The Mountain: Mount San Jacinto is the tallest peak in Southern California. John Muir, a conservationist and naturalist, famously wrote, “The view from San Jacinto is the most sublime spectacle to be found anywhere on this earth!” Though it’s only 10,834 feet tall, it’s one of the most topologically prominent peaks in the country, which means that everything else around it is flat. There are great hikes all over the mountain, with well-marked trails. We picked up a free copy of this very good map from outside the State Park.
I had a hard time figuring out a plan for the park, so here’s some details on what I figured out. You can jump to what we did if you like.
Getting There / Picking a Route: there are a couple different ways to get there. The east side of the mountain has a tram (for $24) that takes you from 2,643 feet to 8,516 feet of elevation, so you can then reach the summit with an ~12 mile round trip day hike to cover the remaining ~2,200 feet of elevation. Modern Hiker has great write ups of this hike and the other options.
The blue pins are the top and bottom of the tram on the east side of the mountain, and the red pins are trailheads from the west side of the mountain.
From the west, you have a number of ways to hike up the peak from the Pine Cove and Idyllwild areas. One thing to consider is that the mountain is split between state park and the San Bernadino national forest. If you are only hiking, a permit from either group is necessary and sufficient, but if you want to camp, you need a permit from the appropriate bureaucracy.
One annoyance with planning was that the State Park office seemed to be manned only from about 8am until 9am, and the National Forest office people did not know where we would be able to find water on the mountain. We lost a day getting this figured out and so decided to do a long day hike to the summit. The potential snow storm rolling in may have also impacted our decision not to camp on the mountain. You can get permits in advance by mail.
Camping: If you decide to camp in the area or on the mountain, the State Park campsite in Idyllwild is on a reservation basis, and is a pretty campground in a cute town that also has one dollar five-minute showers. On the mountain, you need a permit from the national forest to camp anywhere there, or a reservation and permit to camp in limited State Park sites.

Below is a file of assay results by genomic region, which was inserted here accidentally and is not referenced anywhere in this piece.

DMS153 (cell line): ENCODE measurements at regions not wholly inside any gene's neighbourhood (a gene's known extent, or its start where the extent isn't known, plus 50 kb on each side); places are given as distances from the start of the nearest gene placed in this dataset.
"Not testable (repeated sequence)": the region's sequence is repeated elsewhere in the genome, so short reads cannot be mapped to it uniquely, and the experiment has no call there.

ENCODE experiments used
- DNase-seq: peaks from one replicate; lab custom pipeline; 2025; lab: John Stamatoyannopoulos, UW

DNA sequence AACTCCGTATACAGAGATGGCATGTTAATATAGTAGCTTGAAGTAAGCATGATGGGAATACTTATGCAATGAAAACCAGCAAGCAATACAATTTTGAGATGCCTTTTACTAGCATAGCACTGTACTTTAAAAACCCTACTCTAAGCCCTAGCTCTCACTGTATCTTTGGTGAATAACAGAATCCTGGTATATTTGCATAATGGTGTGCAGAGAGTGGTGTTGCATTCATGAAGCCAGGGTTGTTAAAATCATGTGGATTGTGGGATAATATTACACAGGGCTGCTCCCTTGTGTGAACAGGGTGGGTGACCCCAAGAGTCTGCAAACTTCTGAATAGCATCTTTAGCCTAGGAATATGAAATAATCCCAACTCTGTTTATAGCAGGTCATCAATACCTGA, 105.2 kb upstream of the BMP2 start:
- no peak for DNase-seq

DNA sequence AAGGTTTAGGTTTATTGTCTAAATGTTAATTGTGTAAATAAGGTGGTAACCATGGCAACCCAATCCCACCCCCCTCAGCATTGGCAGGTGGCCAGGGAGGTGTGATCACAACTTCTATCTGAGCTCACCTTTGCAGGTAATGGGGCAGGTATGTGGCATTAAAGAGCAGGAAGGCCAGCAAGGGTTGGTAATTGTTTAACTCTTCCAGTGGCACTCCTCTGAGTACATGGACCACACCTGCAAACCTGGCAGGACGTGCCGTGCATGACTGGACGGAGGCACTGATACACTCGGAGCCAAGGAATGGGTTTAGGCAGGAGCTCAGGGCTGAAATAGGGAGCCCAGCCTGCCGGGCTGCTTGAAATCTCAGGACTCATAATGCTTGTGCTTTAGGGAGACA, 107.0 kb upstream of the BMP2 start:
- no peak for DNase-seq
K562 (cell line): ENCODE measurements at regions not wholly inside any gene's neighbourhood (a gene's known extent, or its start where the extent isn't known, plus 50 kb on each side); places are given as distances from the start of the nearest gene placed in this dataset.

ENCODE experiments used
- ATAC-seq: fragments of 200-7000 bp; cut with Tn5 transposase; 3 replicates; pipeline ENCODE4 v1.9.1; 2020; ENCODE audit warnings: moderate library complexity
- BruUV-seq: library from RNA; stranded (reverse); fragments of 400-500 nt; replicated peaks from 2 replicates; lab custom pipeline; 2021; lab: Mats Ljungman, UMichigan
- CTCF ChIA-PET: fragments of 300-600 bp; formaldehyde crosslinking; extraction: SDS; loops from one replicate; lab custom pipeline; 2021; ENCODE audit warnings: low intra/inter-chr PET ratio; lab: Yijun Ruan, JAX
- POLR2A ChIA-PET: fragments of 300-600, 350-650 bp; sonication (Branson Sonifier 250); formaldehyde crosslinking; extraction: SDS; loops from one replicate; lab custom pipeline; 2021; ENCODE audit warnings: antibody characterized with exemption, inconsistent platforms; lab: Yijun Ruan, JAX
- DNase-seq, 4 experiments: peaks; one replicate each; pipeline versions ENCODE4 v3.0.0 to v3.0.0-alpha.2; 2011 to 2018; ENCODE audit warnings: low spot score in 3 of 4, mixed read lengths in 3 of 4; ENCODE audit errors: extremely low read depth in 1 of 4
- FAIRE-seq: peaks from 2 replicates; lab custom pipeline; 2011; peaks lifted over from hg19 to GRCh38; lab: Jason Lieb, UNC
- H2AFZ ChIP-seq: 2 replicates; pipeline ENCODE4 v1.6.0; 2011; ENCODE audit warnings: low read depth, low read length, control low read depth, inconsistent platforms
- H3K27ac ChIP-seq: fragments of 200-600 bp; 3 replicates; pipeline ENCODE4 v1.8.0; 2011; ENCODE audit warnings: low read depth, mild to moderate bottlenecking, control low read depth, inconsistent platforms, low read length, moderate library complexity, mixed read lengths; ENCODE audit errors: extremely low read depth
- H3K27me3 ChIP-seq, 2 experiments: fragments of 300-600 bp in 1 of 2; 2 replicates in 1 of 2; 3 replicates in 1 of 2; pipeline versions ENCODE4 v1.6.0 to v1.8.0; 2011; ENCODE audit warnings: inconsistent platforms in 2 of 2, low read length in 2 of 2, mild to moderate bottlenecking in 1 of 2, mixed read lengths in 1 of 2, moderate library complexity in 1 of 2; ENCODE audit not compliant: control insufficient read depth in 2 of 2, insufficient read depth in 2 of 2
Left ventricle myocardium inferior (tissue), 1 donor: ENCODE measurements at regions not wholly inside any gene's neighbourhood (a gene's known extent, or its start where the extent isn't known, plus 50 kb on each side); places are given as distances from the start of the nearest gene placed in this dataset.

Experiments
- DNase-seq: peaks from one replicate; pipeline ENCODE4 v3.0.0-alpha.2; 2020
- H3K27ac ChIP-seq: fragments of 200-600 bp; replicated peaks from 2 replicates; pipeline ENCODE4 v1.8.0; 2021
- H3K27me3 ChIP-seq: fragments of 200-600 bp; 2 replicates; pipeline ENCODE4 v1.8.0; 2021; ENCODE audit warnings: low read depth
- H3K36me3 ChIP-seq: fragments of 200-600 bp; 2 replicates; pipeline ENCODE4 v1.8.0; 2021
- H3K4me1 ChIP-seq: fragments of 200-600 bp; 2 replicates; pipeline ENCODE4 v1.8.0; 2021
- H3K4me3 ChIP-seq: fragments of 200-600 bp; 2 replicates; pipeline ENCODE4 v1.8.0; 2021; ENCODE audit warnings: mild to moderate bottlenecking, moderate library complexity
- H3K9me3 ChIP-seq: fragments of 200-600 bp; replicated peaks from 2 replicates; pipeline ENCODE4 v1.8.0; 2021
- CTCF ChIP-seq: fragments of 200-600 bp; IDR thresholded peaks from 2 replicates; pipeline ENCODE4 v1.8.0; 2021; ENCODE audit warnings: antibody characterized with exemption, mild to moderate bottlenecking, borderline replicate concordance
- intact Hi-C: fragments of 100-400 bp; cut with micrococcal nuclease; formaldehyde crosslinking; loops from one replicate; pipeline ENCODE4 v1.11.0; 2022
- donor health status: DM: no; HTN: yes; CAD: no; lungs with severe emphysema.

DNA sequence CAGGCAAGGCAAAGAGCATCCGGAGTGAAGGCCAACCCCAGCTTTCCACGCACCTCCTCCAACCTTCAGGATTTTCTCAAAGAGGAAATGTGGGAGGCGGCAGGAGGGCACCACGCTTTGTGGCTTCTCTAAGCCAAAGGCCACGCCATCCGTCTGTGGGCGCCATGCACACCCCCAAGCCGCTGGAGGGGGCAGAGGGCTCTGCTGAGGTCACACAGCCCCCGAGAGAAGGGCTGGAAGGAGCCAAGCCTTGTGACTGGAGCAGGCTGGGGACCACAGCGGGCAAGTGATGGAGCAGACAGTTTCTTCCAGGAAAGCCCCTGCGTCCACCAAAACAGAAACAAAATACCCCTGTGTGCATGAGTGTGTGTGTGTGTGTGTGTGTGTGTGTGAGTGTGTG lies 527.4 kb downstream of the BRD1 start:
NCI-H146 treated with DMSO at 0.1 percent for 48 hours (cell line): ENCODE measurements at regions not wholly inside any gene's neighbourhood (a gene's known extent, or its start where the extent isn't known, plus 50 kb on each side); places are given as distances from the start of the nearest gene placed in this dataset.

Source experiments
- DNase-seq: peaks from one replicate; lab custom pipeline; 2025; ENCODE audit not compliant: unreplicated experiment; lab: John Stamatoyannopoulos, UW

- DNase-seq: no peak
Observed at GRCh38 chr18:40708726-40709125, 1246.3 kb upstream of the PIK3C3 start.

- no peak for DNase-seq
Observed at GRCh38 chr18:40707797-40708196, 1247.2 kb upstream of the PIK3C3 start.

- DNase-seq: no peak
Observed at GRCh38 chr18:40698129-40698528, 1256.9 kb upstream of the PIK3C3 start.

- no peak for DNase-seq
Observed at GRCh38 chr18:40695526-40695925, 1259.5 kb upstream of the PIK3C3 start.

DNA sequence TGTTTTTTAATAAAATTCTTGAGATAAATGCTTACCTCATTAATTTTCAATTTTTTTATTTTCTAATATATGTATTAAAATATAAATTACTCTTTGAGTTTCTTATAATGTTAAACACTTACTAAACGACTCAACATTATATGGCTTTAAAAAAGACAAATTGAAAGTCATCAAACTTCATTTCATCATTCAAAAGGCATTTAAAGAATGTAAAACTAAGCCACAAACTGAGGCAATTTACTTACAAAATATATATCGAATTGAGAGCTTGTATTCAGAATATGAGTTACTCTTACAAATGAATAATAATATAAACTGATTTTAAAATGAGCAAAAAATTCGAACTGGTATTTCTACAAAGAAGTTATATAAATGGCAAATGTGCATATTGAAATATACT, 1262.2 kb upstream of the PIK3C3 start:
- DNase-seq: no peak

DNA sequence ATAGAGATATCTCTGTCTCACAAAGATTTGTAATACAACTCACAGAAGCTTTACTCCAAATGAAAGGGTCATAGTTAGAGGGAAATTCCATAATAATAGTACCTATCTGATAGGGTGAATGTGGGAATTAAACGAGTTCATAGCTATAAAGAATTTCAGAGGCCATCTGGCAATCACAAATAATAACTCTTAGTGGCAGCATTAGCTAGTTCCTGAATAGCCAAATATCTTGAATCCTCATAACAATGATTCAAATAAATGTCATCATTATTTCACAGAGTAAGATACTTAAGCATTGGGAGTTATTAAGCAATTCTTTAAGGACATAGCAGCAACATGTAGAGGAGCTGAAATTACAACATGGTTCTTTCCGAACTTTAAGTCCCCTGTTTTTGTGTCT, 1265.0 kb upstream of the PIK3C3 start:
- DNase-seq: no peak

We arrived in Idyllwild on Tuesday, hoping to get on the mountain. Unfortunately we missed the one hour the state park office is actually open (between 8 and 9am), despite it’s listed hours of all day. The national forest people couldn’t tell us where there was water on the mountain, so we waited until Wednesday to get our bearings. At that point, with a potential thunder and/or snow storm rolling in, we decided to race the ~14 miles to the top and back in a day hike to avoid camping in the potential cold and wet weather.
There are two shorter options, Marion Mountain Trail, with a round trip distance of about 12 miles, or the Seven Pines Trail, that’s a little longer (~14 miles) but is supposedly slightly less brutal at the beginning. The shortest route from Idyllwild is via the Deer Springs Trail and it’s about 17.8 miles round trip.
We went with the Seven Pines Trail, where there are pine cones everywhere. We were the only ones on the trail that day, and possibly the only ones who had been on the trail in a few days. It wasn’t well marked or well trod, though there were some pine cones set up as cairns along the way. Unfortunately, squirrels and maybe other creatures on the mountain eat pine cones, so they’re not the most reliable trail markers. Luckily, we only got lost for a few minutes on the way up and a few miles on the way down.
It took us about 4.5 hours to reach the summit with a handful of breaks along the way. The view was amazing.
Since we started at 10am, we only took a short break for lunch on the peak so we could cover the return trip back down before dark. We were back on the trail at 3pm and made it back to the car by 6pm. Those downhills are a little rough on the knees but we headed back to the State Park Campsite at Idyllwild for a dollar shower and a beer and made a full recovery. While the campsite was great, next time, if the weather and permit availability work out, we would probably come up Deer Springs Trail and spend a night or two on the mountain.